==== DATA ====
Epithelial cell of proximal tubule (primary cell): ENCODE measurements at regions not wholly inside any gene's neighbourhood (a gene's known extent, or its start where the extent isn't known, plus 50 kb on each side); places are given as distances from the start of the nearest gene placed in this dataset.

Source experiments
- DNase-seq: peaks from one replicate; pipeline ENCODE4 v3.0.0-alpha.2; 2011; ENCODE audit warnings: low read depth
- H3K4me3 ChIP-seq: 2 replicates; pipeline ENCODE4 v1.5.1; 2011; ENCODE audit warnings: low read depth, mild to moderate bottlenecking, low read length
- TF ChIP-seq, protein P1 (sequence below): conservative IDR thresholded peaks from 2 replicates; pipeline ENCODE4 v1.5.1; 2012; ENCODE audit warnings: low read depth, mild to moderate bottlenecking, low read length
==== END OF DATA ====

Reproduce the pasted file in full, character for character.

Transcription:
Epithelial cell of proximal tubule (primary cell): ENCODE measurements at regions not wholly inside any gene's neighbourhood (a gene's known extent, or its start where the extent isn't known, plus 50 kb on each side); places are given as distances from the start of the nearest gene placed in this dataset.

Source experiments
- DNase-seq: peaks from one replicate; pipeline ENCODE4 v3.0.0-alpha.2; 2011; ENCODE audit warnings: low read depth
- H3K4me3 ChIP-seq: 2 replicates; pipeline ENCODE4 v1.5.1; 2011; ENCODE audit warnings: low read depth, mild to moderate bottlenecking, low read length
- TF ChIP-seq, protein P1 (sequence below): conservative IDR thresholded peaks from 2 replicates; pipeline ENCODE4 v1.5.1; 2012; ENCODE audit warnings: low read depth, mild to moderate bottlenecking, low read length